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The Rediff Interview/Pratapsing Rane
May 27, 2003
Veteran Goa Congress politician and Leader of the Opposition in the state assembly Pratapsing Rane, 64, is uncertain if the Union Cabinet's decision to amend the Anti-Defection Act will end the problem of defections or instability within political parties.
Rane was probably the first victim of the defection game after the law against defections was passed in 1987. His government was toppled in 1990 by a group of rebels led by then speaker Dr Luis Proto Barbosa. Four years later, Rane became chief minister, but was dislodged yet again after a three-and-a-half-year stint.
During that decade, Goa saw 13 chief ministers and two premature dissolutions of its 40-member assembly.
The US-trained agriculturist-turned-politician, who has been in active politics for the last 32 years, told Sandesh Prabhudesai that even if the bill were to be passed, politicians would find new loopholes and the game of instability would continue.
How do you view the Union Cabinet's decisions to delete the clause that allows one-third legislators to legally split and to trim down the ministry size to a tenth of the size of the assembly or Parliament?
The decision of the Union Cabinet is not everything. By the time it comes as an amendment bill and is passed by Parliament, it may undergo several changes.
Do you have any doubts that it will be passed or have reservations about the proposed amendments?
I have no such doubts. Even the amendments are good and necessary. [But] I do not believe this will solve the problem of defections or instability. For me, it looks like patchwork. Politicians will find new loopholes and the game of instability will continue.
Instead of this, I feel the Constitution Amendment Committee needs to have a second look at the whole system of parliamentary democracy we are following. We are in the 21st century, where India is no more an island. We are part of the global economy. We need to assess how we have been functioning as a democracy, the state we are in, whether we are progressing or still lagging behind and what are the reasons for the current state of affairs.
We are in a coalition era today, not being provided with stable governments. In France, they amended the Constitution due to instability. Same is the case with Italy. There is no stability. Even in Goa, from 1963 to 1990, six assemblies had only three chief ministers and three to four ministers. But since 1990, this system has provided us with 13 chief ministers and not a Cabinet of less than 12 to 14 in a 40-member House.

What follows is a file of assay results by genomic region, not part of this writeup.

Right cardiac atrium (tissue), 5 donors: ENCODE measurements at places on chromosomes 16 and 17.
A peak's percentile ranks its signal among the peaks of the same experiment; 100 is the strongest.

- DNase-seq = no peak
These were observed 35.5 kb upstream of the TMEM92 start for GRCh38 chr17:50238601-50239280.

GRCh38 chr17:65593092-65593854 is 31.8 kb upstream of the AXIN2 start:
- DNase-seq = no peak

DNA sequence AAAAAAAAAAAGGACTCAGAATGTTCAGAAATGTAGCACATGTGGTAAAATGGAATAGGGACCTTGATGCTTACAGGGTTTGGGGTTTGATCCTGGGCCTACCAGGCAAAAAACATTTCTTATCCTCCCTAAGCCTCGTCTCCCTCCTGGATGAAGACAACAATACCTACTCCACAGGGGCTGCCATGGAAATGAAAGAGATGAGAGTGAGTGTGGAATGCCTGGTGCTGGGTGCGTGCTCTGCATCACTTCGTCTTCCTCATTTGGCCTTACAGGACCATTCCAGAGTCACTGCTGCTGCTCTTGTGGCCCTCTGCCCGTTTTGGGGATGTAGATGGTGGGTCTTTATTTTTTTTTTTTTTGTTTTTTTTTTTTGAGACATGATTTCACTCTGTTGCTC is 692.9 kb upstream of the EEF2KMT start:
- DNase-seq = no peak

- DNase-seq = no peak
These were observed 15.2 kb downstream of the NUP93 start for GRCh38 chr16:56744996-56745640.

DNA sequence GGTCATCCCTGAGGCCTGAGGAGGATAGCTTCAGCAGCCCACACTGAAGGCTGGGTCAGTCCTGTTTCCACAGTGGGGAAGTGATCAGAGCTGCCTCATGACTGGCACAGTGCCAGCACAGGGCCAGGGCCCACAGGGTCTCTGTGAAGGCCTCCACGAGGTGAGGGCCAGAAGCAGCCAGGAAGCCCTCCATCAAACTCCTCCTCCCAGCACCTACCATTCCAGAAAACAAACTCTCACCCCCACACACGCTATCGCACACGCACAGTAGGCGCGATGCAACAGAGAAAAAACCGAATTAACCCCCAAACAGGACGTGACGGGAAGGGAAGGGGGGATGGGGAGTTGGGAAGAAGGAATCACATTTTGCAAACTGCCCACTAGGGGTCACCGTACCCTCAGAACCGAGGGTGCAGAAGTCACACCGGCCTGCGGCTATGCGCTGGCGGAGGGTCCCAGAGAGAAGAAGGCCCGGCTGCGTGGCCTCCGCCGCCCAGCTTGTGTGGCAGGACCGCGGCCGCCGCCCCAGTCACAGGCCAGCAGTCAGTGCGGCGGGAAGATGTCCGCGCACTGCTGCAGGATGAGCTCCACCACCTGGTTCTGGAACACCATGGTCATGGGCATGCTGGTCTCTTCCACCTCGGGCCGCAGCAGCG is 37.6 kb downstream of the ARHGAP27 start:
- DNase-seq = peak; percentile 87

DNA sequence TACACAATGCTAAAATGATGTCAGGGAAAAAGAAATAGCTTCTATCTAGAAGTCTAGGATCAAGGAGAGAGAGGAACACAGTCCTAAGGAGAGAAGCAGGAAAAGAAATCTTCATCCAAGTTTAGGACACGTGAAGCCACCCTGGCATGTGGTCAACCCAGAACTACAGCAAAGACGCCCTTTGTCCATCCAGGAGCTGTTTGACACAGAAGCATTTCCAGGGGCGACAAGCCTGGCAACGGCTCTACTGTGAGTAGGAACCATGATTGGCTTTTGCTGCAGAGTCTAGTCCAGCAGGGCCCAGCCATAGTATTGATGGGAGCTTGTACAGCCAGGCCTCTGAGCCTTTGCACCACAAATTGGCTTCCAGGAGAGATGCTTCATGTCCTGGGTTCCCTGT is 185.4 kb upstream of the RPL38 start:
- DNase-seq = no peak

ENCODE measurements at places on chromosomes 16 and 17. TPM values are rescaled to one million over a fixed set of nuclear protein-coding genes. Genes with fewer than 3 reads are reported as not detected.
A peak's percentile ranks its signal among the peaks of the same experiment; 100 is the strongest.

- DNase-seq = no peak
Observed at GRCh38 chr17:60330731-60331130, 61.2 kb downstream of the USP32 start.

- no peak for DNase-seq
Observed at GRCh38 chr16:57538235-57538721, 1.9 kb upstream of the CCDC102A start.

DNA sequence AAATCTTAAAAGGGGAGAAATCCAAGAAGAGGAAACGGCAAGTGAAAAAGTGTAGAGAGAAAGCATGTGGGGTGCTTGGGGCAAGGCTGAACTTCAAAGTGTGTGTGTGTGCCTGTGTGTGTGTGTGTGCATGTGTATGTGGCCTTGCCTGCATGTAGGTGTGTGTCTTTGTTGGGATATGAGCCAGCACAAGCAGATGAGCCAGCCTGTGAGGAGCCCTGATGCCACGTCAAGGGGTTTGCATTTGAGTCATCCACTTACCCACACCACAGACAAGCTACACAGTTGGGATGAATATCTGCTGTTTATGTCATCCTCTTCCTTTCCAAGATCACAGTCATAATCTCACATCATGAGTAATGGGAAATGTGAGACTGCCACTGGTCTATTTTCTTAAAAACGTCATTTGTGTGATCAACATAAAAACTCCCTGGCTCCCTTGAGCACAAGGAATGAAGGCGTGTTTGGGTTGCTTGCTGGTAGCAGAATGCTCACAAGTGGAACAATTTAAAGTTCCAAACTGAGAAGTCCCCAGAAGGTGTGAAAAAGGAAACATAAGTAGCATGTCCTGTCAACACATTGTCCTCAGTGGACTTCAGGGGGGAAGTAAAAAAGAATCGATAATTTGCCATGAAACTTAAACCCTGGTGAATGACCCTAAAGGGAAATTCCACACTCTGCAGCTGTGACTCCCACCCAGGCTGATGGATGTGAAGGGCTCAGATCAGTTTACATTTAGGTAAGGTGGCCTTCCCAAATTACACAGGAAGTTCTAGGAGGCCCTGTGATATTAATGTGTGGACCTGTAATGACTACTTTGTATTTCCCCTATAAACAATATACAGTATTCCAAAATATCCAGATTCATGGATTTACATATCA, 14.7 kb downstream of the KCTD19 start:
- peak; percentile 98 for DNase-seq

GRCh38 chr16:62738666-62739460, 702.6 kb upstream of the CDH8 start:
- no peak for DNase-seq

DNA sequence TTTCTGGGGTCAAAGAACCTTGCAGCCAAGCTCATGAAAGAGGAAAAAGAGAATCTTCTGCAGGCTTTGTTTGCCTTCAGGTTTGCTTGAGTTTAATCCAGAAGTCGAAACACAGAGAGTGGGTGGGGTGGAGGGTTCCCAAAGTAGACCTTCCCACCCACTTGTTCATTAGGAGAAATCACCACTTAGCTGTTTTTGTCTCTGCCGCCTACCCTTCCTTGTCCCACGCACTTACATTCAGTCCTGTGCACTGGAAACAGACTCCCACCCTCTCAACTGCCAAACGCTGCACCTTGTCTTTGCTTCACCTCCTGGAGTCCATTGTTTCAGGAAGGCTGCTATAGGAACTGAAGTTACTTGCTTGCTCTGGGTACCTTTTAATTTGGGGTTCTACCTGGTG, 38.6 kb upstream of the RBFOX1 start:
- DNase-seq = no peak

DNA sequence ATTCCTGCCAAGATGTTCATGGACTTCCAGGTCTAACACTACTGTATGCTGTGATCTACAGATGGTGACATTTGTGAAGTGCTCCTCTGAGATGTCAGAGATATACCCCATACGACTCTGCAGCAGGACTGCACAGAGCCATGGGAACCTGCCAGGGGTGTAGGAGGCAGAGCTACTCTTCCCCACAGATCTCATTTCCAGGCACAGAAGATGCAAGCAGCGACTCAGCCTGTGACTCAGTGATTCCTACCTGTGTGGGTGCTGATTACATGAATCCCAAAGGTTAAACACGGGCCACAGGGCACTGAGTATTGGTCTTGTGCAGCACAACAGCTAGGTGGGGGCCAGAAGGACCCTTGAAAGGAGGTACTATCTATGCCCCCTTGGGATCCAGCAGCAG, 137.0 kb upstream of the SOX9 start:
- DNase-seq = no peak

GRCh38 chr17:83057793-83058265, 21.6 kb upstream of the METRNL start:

But you headed a stable government for two consecutive terms in the pre-'90 era and were toppled within 75 days in the post-'90 era. Was it because your leadership became weak?
No, leadership is one issue. There is no ideology left anymore. During our times, we had a specific socio-political goal. Now what we have are the spoils of office. In fact, it has now further extended to the concept of sharing of the spoils. It is there from the panchayat level to the Centre.
What we need at this stage is a stable, accountable and responsible government. A new system needs to be evolved to serve this purpose. The existing system cannot provide it.
What kind of system?
A system where stability is the main thing. For example, any legislator should be given only two elected terms. Experience and all such arguments should be rejected outright, so that they do not become professional politicians and the game of spoils is lost.
The Supreme Court has come down heavily about assets and educational qualifications. Make it a law. Only a graduate or above should go to Parliament and [there should be] similar criteria for the assembly or panchayat level, with minimum educational qualification.
In the 21st century, we expect to deliver the goods and move ahead with the times and technology.
Do you mean to propose that elected bodies should consist of only educated people?
Not exactly, because everybody is getting educated today. But how will they understand if they are not educated? In the assembly I was told a cyber city is an industrial estate! Finally, we need to remember that we are working for human beings and not simply to construct buildings and roads.